As President Obama gives a speech on national security—including defending U.S. use of drones to combat terrorism—Leila Sadat, JD, international law expert and professor of law at Washington University in St. Louis, argues that such targeted killing by unmanned planes may violate international humanitarian law. Legalities aside, she also questions whether it promotes U.S. interests abroad.
NEW YORK — Robots are simply more efficient than humans at certain tasks. They already excel at building cars, exploring distant planets and hunting for explosives, but it turns out that robots might also evolve much faster than their flesh-and-blood counterparts.
Nick Cheney, a Ph.D. student at Cornell University, presented his research at an Inside Cornell lecture on May 21. Cheney has developed a method by which complex computer simulations in a specific virtual environment — robots, by his definition — can evolve from selective pressures, just like animals in nature, but on a timescale of days instead of countless generations.
In Star Trek: The Next Generation, we were introduced to food replicators: devices capable of fiddling with reality at the subatomic level to reproduce everything edible, from steaks to snacks to steaming cups of tea. In reality, such fanciful devices — based on the show’s equally far-fetched transporter technology — probably couldn’t exist, but that doesn’t mean something like 3D food printing might not (eventually) get the job done just as effectively.
This weekend, three planets will nestle together in the western sky at twilight to form a rarely seen glowing triangle. With good timing and a bit of luck, you should be able to see it without a telescope.
Mercury, Venus, and Jupiter have been converging in the sky in the past month and will form their tightest clump on Sunday, May 26. This triple conjunction — visible from most of North America and Europe — will be easiest to see with the naked eye between 30 and 60 minutes after sunset, according to NASA.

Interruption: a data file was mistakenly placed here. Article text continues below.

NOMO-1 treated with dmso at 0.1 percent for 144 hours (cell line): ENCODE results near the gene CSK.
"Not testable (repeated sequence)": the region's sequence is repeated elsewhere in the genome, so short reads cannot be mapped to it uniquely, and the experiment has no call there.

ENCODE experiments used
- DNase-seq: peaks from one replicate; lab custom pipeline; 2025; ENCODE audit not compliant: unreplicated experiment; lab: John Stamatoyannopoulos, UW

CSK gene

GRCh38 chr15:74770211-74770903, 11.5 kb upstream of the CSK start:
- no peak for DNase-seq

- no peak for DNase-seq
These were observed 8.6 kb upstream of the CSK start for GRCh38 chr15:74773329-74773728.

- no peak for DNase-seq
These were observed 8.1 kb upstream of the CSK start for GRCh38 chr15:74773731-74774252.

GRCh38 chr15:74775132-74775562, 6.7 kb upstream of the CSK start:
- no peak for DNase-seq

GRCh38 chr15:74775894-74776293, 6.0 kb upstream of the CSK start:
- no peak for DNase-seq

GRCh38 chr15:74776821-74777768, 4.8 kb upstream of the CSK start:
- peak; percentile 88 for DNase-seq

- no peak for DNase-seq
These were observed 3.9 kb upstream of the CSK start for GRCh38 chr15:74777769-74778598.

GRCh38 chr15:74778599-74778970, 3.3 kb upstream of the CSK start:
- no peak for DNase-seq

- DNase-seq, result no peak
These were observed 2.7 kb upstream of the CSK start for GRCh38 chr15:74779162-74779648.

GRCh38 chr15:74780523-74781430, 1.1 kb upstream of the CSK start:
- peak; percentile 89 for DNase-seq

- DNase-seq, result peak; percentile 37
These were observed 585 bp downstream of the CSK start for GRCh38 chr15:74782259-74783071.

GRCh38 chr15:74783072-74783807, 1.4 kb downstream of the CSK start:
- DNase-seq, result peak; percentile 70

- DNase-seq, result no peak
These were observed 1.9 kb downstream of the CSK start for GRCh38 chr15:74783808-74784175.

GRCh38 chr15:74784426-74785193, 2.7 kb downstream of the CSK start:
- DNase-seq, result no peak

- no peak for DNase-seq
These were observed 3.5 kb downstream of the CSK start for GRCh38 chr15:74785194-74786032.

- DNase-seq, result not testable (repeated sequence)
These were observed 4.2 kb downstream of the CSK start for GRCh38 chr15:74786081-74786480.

Chinese astronomers, actively searching for Earth-like planets using survey instruments in Antarctica, believe efforts to seek an extra-solar planet that that harbors life will soon be rewarded. "It's highly possible that human beings might find such a planet in the coming few years," said Lifan Wang, an astronomer at Texas A&M University in College Station, and director of the Chinese Centre for Antarctic Astronomy in Nanjing.
Actor Leonardo DiCaprio plans to fly to space on Virgin Galactic's new commercial spaceliner, along with the winning bidder in a charity auction at the Cannes film festival, according to news reports.
NASA isn't planning a return trip to the moon, but private companies are speculating on the Moon's tourism and colonization possibilities. How much would you pay for a trip?
Near-Earth Objects (NEO) have long been a dilemma for scientists, especially since the discovery of 99942 Apophis in 2004. Apophis was first believed to be heading directly towards earth, and created a bit of a stir when people realized that it could hit earth in 2029. However, since then, due to several recalculations and lucky happenstances, the asteroid has only a 1 in 45,000 chance of hitting earth.
Small space rocks are carving fresh craters into the Martian surface more often than previously thought, researchers say. A new study finds that there are more than 200 asteroid impacts on the Red Planet every year.